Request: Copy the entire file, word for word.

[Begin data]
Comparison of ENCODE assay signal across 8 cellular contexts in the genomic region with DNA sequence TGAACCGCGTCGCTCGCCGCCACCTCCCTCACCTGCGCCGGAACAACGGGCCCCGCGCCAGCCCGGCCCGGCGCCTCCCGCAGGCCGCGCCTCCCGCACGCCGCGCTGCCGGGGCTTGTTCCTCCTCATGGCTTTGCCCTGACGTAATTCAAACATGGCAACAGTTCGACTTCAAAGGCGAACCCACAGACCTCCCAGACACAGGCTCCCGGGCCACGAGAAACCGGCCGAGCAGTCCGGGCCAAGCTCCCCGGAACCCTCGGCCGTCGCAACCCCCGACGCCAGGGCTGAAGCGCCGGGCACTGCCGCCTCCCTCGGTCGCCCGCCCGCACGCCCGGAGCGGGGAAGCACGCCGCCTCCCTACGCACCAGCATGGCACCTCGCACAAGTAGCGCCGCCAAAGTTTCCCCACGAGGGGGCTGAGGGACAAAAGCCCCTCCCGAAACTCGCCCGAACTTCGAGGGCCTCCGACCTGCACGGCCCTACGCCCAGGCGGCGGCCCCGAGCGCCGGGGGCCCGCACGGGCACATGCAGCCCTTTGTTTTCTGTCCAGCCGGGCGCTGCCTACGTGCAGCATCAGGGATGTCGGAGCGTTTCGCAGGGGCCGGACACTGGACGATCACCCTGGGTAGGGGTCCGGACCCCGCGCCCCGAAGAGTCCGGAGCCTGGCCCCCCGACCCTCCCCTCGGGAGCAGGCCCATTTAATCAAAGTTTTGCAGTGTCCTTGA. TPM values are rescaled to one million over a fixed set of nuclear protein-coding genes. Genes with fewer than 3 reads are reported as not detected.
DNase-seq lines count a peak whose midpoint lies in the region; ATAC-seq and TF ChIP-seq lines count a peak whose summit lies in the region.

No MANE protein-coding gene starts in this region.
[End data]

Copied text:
Comparison of ENCODE assay signal across 8 cellular contexts in the genomic region with DNA sequence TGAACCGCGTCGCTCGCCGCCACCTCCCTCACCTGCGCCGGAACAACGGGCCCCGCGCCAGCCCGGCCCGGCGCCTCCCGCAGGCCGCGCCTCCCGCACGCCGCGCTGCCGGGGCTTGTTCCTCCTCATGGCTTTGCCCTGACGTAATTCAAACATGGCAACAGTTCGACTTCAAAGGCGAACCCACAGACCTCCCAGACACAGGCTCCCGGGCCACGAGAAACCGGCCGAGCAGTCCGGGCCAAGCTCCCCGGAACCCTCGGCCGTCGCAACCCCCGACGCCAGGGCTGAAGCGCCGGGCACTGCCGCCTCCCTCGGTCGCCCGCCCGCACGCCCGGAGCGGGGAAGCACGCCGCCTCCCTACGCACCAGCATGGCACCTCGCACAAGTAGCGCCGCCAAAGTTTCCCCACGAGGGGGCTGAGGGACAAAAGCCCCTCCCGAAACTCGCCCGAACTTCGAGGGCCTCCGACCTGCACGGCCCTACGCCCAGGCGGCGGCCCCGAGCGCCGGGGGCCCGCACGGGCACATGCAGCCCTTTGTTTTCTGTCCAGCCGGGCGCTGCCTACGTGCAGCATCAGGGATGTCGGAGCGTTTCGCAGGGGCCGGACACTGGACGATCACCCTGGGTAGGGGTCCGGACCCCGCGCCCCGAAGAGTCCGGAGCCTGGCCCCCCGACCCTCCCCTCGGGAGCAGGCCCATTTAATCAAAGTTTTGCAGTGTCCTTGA. TPM values are rescaled to one million over a fixed set of nuclear protein-coding genes. Genes with fewer than 3 reads are reported as not detected.
DNase-seq lines count a peak whose midpoint lies in the region; ATAC-seq and TF ChIP-seq lines count a peak whose summit lies in the region.

No MANE protein-coding gene starts in this region.